Kemp, Morrison, and Ross's Instructional Design Plan:

In contrast to the Dick and Carey model, this model thrives on the idea of flexibility. The oval shape of the model acts as a reminder for the designer that the process of instructional design is cyclical. The essential concept of this model is that any of the elements can be addressed at any time in the process, giving freedom to the designer to modify their instruction as necessary. One of the major draws to this model is that revision is extremely encouraged throughout the process. The goal is to have the flexibility to correct problems as they arise, thus making the end result or product more efficient and free of error.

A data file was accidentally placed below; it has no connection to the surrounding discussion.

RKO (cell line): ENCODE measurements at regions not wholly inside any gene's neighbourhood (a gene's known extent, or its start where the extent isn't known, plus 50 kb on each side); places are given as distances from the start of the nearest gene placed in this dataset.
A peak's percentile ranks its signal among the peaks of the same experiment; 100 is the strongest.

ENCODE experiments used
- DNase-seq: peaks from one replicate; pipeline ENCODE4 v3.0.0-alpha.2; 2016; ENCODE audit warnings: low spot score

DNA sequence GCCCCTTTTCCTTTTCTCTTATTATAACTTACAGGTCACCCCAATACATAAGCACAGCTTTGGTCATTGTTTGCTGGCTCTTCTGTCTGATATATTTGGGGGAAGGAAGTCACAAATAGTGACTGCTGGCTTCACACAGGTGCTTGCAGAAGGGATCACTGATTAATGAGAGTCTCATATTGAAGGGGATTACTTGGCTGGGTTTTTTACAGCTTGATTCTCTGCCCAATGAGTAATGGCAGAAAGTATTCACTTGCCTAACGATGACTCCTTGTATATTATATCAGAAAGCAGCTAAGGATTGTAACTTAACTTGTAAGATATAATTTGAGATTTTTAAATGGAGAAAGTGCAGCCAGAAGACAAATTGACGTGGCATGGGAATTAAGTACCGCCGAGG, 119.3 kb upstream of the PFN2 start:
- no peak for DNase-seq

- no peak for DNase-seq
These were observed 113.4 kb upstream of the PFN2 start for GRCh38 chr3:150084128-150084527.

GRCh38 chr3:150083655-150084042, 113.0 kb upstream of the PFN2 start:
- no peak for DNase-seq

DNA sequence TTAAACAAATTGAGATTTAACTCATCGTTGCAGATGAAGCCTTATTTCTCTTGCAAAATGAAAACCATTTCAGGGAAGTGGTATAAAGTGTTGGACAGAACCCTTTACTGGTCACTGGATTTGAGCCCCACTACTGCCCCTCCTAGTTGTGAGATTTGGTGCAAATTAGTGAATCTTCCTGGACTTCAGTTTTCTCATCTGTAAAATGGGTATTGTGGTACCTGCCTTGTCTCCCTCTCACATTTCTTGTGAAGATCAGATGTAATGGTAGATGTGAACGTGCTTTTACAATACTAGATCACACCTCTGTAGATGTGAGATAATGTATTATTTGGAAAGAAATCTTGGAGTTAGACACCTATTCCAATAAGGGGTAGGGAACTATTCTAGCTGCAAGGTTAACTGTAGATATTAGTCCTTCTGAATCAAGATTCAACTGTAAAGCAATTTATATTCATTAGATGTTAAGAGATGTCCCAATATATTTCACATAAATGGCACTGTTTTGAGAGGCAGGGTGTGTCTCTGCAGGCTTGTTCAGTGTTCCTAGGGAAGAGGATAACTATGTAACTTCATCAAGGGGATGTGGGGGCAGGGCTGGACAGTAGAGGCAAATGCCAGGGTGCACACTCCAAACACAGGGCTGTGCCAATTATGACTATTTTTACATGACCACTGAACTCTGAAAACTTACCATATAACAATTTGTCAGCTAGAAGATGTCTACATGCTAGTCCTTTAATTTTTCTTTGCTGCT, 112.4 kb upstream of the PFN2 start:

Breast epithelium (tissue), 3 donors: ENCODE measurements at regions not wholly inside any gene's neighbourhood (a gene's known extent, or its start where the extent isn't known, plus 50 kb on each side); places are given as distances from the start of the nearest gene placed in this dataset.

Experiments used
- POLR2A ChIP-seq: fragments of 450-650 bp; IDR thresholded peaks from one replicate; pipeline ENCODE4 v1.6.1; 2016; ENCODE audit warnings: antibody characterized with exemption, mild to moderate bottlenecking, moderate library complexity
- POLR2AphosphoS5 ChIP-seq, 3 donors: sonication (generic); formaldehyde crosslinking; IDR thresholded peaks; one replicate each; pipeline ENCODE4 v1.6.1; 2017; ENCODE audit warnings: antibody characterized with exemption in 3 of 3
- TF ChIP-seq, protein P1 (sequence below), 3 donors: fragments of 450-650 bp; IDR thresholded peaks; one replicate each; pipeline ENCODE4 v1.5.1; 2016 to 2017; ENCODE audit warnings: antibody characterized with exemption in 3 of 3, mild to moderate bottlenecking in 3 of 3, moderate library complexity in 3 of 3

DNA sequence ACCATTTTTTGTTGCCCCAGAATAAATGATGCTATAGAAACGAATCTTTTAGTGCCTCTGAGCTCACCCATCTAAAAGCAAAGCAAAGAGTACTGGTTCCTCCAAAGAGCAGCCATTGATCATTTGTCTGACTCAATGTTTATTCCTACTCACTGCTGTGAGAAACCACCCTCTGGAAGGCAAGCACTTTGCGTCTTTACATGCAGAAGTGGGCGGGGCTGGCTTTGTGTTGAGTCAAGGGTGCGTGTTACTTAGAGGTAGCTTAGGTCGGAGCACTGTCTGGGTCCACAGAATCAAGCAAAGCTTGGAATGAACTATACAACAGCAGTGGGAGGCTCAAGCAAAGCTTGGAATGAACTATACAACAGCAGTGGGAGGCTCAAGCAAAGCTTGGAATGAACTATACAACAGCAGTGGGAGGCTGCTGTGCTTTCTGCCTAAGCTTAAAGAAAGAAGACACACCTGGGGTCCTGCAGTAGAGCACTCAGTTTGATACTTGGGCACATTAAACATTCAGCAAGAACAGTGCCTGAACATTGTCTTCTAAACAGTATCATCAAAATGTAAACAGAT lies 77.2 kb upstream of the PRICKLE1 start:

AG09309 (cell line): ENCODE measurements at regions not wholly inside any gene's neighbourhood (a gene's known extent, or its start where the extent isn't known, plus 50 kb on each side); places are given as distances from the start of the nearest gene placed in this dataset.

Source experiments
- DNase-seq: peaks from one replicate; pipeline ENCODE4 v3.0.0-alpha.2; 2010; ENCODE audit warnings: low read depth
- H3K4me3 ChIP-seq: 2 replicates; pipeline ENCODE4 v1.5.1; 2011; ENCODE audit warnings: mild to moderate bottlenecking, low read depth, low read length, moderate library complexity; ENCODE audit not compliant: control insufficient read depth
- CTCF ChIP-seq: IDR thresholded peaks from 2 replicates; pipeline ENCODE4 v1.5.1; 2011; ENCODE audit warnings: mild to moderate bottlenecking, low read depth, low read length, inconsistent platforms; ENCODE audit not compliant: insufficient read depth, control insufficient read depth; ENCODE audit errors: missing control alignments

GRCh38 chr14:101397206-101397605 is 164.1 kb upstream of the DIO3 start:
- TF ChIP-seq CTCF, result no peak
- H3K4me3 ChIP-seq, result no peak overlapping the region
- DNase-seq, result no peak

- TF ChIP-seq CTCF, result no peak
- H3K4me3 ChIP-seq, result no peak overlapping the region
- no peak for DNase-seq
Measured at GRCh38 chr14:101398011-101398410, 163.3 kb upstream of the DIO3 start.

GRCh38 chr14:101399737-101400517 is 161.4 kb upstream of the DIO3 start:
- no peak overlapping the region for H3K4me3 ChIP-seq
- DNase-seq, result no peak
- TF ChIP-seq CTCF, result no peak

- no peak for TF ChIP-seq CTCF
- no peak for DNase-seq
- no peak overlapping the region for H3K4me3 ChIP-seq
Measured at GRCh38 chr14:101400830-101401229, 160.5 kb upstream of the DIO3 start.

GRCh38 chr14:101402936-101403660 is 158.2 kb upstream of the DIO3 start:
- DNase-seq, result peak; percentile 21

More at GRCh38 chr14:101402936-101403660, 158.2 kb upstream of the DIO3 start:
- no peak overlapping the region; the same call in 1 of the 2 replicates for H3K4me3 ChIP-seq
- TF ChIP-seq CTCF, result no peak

I also think that it is important to note that within this model, designers have the choice to decide what elements they need. The lack of lines and arrows make it easier for people to skip around to the components they need to address, and disregard those that they do not.


Defining ID
About Models
Dick and Carey
Kemp, Morrison, & Ross
Rapid Prototyping
Future Implications
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